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It's easier to stop fraud before it happens, so be especially vigilant

TREATWith the holiday season upon us, the Lake Oswego Police Department wants to remind you of the most prevalent scams we see in the city. Be on the lookout for these:

• IRS Scam: Someone calls from the IRS demanding money and usually asks for some type of wire transfer or gift card (Visa/AMEX). The caller will threaten you with arrest if you do not pay immediately. But the IRS does not call under any circumstances and would never threaten arrest, and the federal government does not accept gift cards or prepaid cards to satisfy a debt. The agency will correspond only through the U.S. Mail, because the IRS wants documentation — and phone calls do not fit in a file. Again: The IRS will never call you.

• Grandma or Grandpa Scam: Someone calls claiming to be a grandson or granddaughter. They are in a foreign country, usually Mexico, and have either been in a car crash — severely injured and now in the hospital — or they are in jail. All of the scenarios require $2,000-$5,000 to get them out of the situation they are in. They need money wired immediately through Western Union; they will even suggest you go to the Safeway on A Avenue to wire the money to them. If you get this call, hang up and verify the whereabouts of your grandchildren, because once money leaves the country, there is absolutely nothing the LOPD can do.

• Utility Scam: Someone calls claiming they are from PGE, Northwest Natural, Comcast, etc., and they demand money to keep your power, gas, cable, etc., from being turned off immediately. They usually want cash or gift cards (Visa/AMEX type) and will offer to meet you somewhere to collect, although not at your residence. But utility companies do not call unless you have received several shut off notices in the mail, and they certainly will not meet you somewhere to accept payment of your bill. Again, they want a paper trail for their files. After several notices from a utility company, it is possible that you could receive automated messages with a shut-off date and a phone number to call to resume service. When in doubt, call the utility company directly.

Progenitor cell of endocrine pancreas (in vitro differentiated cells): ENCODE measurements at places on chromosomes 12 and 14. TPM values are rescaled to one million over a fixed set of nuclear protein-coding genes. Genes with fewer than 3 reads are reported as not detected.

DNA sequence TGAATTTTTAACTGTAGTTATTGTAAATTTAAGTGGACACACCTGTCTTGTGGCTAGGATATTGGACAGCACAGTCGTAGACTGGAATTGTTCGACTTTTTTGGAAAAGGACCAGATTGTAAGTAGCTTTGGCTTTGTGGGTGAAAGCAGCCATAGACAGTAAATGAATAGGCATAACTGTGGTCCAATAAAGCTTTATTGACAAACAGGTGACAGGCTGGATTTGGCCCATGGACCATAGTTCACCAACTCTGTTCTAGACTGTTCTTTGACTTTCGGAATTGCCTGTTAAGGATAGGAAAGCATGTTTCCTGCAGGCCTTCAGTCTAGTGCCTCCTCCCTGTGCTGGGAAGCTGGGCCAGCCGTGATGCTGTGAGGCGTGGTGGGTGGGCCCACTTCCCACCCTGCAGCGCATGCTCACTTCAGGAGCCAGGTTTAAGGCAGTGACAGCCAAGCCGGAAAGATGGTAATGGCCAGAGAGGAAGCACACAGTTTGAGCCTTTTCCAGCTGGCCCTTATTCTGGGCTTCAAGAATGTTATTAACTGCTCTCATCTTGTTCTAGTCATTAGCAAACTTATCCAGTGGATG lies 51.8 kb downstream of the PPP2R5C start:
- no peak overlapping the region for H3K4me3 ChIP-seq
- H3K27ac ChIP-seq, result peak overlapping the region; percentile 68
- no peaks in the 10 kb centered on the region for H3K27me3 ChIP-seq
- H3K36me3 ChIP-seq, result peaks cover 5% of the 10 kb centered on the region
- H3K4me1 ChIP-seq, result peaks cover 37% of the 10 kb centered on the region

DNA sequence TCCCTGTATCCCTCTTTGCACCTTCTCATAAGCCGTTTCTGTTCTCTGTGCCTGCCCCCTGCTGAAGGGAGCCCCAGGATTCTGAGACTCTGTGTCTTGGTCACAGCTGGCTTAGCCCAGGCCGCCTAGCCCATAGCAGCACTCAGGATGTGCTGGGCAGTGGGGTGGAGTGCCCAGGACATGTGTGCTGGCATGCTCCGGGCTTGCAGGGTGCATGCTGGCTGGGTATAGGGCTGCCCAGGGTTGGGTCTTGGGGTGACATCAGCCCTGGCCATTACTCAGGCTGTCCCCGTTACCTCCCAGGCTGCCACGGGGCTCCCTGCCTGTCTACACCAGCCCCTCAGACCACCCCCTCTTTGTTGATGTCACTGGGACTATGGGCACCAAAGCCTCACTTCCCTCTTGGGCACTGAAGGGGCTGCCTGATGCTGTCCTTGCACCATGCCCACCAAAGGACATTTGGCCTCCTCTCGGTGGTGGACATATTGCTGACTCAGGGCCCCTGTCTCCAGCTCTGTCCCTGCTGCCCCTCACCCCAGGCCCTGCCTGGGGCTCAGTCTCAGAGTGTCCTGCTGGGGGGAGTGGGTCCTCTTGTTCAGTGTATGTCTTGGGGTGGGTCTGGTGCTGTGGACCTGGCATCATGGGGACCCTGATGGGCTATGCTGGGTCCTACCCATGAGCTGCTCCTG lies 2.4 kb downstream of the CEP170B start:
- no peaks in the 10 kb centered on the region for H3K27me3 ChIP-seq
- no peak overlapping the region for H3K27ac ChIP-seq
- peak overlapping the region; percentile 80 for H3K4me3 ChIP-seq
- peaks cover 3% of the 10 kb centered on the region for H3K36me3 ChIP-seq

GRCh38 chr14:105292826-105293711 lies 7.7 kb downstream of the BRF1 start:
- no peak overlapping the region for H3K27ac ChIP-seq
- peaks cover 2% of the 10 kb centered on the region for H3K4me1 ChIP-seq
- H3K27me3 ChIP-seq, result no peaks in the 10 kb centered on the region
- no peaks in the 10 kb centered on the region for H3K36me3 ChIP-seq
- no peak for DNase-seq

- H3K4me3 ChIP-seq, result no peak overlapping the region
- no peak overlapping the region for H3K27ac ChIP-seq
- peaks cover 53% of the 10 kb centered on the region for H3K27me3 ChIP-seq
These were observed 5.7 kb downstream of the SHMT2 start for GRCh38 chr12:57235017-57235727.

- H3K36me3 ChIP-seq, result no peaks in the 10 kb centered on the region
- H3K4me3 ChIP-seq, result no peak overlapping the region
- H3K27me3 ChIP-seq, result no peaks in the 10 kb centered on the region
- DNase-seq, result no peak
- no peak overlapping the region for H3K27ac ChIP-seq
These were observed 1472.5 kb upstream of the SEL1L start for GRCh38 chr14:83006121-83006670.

• Bank Email Scam: Someone sends you an email indicating that a payment or credit transaction is on hold and that the bank needs additional information from you. Remember: Your bank has your information and will never call you or email you and ask you to verify your information. If you initiate the call, the bank will ask you to verify your information so that they can confirm your identity. But do not email your personal information to anyone claiming to be a bank representative unless you have generated the contact.

• Prize/Help Scam: Often referred to as the “Nigerian scam,” this is an email claiming that you have won a prize and need to send money in order to receive it. But it is not a prize if you have to pay for part of it. In addition, there are many emails from people who claim to have millions of dollars that they want to get out of whatever country they are in, and they promise that the money is yours if you send them $5,000. If it sounds too good to be true, it is. And just as with the Grandma/Grandpa Scam, know that once your money leaves the U.S., there is nothing local law enforcement can do.

Please remember that the LOPD is here to answer any questions you may have about suspicious phone calls you receive, so always call us before you send any money. It is easier to stop fraud before it occurs.

If you have a specific request or see a violation occur, the Lake Oswego Police Department encourages all citizens to contact the non-emergency line at 503-635-0238 and an officer will be dispatched as soon as available.

— Lt. Doug Treat 

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